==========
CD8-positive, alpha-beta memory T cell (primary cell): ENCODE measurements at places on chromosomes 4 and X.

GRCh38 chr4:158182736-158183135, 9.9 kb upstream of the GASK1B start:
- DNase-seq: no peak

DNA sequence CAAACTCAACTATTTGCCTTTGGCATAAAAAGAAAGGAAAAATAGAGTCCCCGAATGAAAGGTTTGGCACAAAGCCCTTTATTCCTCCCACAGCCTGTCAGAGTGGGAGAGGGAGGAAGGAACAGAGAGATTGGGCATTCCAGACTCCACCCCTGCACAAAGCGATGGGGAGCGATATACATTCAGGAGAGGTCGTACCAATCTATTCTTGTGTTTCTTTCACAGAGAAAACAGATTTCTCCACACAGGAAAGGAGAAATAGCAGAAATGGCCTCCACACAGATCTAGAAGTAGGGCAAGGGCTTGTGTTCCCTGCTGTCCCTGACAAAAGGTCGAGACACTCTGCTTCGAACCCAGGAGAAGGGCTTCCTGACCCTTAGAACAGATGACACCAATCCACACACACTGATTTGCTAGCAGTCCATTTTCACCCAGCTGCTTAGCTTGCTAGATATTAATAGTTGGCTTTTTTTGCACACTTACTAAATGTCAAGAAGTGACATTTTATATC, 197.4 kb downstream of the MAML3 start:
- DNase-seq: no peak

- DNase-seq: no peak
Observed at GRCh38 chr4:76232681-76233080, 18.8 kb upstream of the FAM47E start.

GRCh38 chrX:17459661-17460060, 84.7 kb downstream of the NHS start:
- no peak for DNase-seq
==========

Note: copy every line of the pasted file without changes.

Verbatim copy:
CD8-positive, alpha-beta memory T cell (primary cell): ENCODE measurements at places on chromosomes 4 and X.

GRCh38 chr4:158182736-158183135, 9.9 kb upstream of the GASK1B start:
- DNase-seq: no peak

DNA sequence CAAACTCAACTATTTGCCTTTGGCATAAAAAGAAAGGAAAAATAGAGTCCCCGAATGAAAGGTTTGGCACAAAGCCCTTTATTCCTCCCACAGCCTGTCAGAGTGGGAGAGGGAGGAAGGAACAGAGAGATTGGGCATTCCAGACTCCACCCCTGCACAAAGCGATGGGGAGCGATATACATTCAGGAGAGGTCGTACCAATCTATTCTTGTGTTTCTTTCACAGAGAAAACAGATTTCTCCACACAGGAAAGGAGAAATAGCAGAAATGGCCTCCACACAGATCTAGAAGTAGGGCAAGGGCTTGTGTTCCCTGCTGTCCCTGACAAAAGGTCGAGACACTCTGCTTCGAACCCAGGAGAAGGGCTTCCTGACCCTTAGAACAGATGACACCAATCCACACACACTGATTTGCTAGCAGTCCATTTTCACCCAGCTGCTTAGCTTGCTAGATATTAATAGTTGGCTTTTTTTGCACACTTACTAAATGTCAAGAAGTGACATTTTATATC, 197.4 kb downstream of the MAML3 start:
- DNase-seq: no peak

- DNase-seq: no peak
Observed at GRCh38 chr4:76232681-76233080, 18.8 kb upstream of the FAM47E start.

GRCh38 chrX:17459661-17460060, 84.7 kb downstream of the NHS start:
- no peak for DNase-seq